Location: Esperance, Western Australia, Australia
This unique field programme offers travellers, students or interested groups the opportunity to experience the incredible cultural heritage, seascapes, outback, and wildlife of Western Australia’s south coast. The programme provides practical field training, cultural activities, and workshops, centred on:
Traditional Culture and Life Styles
Indigenous and Maritime Archaeology Methods and Fieldwork
Human-Environment Interactions over the last 15,000 years
Methods of archaeological survey, mapping, recording, and excavation
Wildlife surveys and threatened species monitoring
Practical experience in heritage conservation and rehabilitation
Bush survival, hiking and navigation
The field work is part of a holistic research programme conducted by a range of specialists in collaboration with the Traditional Owners:
Modelling and understanding past climate change and the formation of the Recherche Archipelago and the present-day mainland.
Archaeological surveys and excavations to examine patterns of human occupation and use of this landscape over the last 15,000 years, and documenting known and recently discovered rock art sites and other cultural features.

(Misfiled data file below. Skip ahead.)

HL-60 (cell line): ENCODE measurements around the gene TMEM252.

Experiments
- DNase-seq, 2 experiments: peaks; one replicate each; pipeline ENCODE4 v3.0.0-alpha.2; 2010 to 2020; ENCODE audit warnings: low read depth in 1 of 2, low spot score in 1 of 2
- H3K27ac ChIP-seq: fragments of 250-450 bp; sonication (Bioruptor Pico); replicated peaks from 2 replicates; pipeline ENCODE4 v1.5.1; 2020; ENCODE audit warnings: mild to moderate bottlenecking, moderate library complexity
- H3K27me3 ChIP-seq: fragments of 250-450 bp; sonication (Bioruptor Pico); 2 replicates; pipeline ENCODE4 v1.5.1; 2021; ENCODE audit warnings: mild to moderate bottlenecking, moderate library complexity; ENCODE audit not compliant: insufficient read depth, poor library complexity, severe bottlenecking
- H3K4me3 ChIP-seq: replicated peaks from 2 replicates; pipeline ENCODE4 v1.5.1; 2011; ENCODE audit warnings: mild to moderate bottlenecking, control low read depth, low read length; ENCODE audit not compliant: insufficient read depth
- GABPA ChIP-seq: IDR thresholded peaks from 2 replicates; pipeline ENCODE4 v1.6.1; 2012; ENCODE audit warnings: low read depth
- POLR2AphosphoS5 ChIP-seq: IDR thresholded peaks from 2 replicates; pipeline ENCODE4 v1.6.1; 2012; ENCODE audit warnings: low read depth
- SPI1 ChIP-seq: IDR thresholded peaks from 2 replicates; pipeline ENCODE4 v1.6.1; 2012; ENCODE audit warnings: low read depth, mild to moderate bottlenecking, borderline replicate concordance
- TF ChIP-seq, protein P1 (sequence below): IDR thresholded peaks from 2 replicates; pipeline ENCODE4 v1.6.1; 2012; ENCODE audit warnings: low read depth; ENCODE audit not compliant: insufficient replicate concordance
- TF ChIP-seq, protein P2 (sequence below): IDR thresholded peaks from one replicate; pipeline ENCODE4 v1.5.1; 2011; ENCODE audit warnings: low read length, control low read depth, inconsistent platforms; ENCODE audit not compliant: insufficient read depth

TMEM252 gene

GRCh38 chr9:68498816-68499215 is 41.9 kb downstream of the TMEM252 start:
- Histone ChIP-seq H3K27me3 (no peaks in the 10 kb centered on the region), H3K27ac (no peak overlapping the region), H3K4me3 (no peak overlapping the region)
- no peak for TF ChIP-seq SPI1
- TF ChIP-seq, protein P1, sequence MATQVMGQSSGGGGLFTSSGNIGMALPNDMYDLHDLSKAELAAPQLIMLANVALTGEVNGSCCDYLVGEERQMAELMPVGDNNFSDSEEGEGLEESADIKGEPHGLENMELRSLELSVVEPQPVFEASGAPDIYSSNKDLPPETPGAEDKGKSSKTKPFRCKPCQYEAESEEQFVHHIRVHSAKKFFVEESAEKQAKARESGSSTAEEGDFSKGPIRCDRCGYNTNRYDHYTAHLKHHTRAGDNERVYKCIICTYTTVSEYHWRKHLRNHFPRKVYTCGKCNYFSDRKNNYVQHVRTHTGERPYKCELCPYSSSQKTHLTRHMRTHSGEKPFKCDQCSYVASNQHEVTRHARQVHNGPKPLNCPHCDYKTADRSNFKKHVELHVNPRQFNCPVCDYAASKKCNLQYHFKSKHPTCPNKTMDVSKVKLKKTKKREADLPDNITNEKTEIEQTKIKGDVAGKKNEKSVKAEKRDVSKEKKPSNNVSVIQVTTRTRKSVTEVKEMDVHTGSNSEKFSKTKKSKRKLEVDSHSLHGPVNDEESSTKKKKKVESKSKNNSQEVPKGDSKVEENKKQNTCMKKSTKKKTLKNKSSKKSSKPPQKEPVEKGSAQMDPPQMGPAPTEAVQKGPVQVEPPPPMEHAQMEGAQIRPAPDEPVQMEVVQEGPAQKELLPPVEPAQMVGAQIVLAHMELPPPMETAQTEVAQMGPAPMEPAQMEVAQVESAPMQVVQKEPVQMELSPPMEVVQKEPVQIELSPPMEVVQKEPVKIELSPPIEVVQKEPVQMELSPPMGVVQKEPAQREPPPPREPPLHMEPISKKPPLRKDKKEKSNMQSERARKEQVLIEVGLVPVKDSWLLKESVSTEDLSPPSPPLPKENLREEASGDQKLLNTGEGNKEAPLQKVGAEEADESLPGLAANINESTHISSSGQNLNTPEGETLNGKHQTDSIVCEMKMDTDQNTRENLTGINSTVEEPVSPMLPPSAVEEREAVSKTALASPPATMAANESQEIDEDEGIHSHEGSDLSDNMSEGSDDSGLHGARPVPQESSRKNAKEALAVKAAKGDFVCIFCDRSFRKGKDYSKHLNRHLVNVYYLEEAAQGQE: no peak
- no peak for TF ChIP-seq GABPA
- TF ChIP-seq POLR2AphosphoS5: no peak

Searching for evidence of the rich maritime history, including the investigation of shipwreck sites and the activities of Australia’s only known pirate, Black Jack Anderson.
Surveying for and monitoring populations of rare and endangered flora and fauna, including the Australian Fur Seal, Western Ground Parrot, Cape Barren Geese, Whales, and Great White Sharks.
Period(s) of Occupation: Late Pleistocene, Early, Middle, Late Holocene
Minimum Length of Stay for Volunteers: 15 days
Room and Board Arrangements
All accommodations and meals provided with registration - accommodations vary from cabins to camping.
Academic CreditNumber of credits offered: none
- The Archaeologist's Field Hanbook, by Hether Burke and Claire Smith.
- Prehsitory of Australia by John Mulvaney and Johan Kamminga